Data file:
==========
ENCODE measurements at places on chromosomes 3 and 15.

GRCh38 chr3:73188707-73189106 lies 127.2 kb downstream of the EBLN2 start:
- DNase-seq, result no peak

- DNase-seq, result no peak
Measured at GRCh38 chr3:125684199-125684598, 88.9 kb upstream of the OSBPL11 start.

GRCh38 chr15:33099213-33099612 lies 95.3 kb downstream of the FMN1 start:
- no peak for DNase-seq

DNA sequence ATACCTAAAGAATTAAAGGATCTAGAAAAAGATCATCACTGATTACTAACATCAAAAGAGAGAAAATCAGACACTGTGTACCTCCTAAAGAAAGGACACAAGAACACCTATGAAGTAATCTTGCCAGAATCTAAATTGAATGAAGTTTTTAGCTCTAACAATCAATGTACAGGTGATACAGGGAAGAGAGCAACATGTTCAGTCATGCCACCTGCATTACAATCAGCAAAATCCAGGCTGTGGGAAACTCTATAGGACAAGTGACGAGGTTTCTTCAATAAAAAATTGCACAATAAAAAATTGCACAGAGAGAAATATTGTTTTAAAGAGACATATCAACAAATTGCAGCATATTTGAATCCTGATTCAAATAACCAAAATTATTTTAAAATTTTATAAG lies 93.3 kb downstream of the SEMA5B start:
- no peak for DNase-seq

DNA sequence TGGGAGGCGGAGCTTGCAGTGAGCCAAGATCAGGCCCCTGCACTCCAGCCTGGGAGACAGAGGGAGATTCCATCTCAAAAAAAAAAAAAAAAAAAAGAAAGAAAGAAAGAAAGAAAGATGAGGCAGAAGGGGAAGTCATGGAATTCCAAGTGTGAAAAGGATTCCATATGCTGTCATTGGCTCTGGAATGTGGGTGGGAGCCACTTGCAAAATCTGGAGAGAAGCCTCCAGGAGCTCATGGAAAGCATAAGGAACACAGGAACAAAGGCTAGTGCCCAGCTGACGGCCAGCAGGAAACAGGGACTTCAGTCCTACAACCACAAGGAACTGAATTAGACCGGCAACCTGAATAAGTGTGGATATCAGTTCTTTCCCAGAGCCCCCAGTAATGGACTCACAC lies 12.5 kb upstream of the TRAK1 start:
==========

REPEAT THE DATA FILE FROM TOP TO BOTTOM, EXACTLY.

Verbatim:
ENCODE measurements at places on chromosomes 3 and 15.

GRCh38 chr3:73188707-73189106 lies 127.2 kb downstream of the EBLN2 start:
- DNase-seq, result no peak

- DNase-seq, result no peak
Measured at GRCh38 chr3:125684199-125684598, 88.9 kb upstream of the OSBPL11 start.

GRCh38 chr15:33099213-33099612 lies 95.3 kb downstream of the FMN1 start:
- no peak for DNase-seq

DNA sequence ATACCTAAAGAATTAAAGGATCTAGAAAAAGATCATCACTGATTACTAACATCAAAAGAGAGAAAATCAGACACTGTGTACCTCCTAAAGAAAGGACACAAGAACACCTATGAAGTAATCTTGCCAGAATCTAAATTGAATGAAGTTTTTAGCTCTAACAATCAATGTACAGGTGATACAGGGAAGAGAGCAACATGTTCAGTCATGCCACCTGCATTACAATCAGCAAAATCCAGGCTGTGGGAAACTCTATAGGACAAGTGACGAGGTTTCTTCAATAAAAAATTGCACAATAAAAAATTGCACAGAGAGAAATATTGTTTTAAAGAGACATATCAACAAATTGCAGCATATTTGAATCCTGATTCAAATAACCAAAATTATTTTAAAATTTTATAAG lies 93.3 kb downstream of the SEMA5B start:
- no peak for DNase-seq

DNA sequence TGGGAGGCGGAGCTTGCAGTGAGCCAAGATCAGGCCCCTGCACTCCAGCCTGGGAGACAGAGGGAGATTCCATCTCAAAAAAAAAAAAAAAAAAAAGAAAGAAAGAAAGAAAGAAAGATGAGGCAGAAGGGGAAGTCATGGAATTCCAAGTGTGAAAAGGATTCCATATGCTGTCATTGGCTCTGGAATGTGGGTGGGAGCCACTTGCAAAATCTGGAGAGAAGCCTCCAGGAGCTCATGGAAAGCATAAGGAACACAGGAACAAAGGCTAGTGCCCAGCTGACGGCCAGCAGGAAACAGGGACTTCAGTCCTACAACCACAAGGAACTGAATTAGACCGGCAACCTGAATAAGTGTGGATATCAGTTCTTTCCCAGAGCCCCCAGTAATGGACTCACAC lies 12.5 kb upstream of the TRAK1 start: